Despite our debaters' success, Donnetrice Barbee, new director of the Speaking Center, knows that "80 percent of the world would rather die than speak publicly." She coaxes sometimes reluctant students to come to the center, where Barbee offers a variety of techniques to help students plan, organize, rehearse, and polish their oral presentations. "Speaking is natural, but it takes skill to do it well," she says. "Just because words come out of your mouth doesn't mean that you're being clear, understood, or effective in your speech." Well said.
Is it play or is it science? It's both as physics major Jenny Thurman '99 takes a ride on the hovercraft (below) with help from physics technician Ernie Provo, who built it with members of the Society for Physics Students. The hovercraft skims just above the floor supported by a thin cushion of air.
Mount Holyoke was one of seventeen colleges and universities honored by the National Science Foundation (NSF) for "improving the quality of undergraduate education in the sciences, mathematics, and technology." Each institution receives $200,000; our share goes to revamp introductory and core courses in several scientiŪc disciplines.
The Ūrst of several planned interfaith worship services (left) attracted worshippers from the Jewish, Buddhist, Hindu, Catholic, Protestant, and Muslim traditions.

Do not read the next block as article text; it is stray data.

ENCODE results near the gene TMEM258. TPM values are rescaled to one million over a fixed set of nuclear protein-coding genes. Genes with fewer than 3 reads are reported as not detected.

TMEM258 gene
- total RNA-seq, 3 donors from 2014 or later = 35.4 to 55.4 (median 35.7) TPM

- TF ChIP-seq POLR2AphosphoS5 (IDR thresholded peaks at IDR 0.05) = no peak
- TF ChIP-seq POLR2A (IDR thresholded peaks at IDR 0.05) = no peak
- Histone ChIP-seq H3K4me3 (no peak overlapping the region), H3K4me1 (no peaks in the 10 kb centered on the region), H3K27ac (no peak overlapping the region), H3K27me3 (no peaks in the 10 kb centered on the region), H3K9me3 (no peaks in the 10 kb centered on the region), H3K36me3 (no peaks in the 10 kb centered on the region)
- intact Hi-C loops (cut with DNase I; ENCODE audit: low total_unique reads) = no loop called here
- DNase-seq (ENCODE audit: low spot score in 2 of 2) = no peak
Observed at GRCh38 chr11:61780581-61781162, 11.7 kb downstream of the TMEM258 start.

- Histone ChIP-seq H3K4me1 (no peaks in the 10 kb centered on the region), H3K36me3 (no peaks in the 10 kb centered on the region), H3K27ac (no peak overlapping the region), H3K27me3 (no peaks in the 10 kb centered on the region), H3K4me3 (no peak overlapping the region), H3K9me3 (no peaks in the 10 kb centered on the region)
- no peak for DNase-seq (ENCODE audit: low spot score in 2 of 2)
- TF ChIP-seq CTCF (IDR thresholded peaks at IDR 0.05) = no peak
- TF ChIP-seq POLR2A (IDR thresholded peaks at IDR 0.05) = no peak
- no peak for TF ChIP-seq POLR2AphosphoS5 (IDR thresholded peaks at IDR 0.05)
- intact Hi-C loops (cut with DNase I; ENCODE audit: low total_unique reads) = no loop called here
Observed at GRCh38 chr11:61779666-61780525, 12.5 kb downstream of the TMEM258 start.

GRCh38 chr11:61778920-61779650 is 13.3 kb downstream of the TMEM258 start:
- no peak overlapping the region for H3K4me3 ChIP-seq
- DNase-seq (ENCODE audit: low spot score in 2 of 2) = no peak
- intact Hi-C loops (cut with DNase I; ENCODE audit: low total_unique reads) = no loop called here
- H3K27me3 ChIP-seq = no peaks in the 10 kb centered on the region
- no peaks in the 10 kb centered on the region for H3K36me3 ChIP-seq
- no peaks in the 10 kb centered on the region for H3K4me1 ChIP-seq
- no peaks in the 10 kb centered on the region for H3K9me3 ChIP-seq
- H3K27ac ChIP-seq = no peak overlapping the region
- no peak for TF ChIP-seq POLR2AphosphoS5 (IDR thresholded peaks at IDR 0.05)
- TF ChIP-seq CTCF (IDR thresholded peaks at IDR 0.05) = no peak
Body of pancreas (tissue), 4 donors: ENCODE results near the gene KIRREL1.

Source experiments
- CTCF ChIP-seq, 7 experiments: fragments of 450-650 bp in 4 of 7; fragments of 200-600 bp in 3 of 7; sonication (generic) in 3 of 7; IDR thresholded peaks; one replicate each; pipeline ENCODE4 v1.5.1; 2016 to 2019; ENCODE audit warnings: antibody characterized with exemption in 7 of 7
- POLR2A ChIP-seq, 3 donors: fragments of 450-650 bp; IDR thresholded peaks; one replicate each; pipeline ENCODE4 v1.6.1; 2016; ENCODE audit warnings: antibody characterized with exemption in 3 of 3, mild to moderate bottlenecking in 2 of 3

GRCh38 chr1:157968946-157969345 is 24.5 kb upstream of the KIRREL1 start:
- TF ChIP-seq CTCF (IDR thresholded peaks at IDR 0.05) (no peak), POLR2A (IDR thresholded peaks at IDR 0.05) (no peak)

New faces: News Services Director Kevin McCaffrey (right) is serving as interim director of communications while a nationwide search is launched for a successor to Cheri Cross. She resigned as director of communications in November to pursue graduate studies in Internet strategy management. And the College welcomed a new registrar this winter. Monica Loyce Augustin helped the College of William and Mary and Pomona College convert to online registration, one of her goals at MHC.
Mount Holyoke's Russian department is working with Williams and Wellesley Colleges to set up an exchange program with Tbilisi State University in the Republic of Georgia. It started with a January-term stay, and organizer associate professor Stephen Jones hopes to make it a semester-long program. The Ūrst Georgian students will visit here in October.
Donna J. Albino '83 has been collecting Mount Holyoke-related postcards (below) since 1985, and now more than 1,000 of them are visible to anyone with Web access at http://www.mtholyoke.edu/~dalbino/. The site features a variety of postcard styles, from handcolored and tinted to those on which views of the campus are visible through a "frame" made of peeling birch bark. The oldest was written in 1871 by Cornelia Clapp, for whom Clapp Laboratory is named.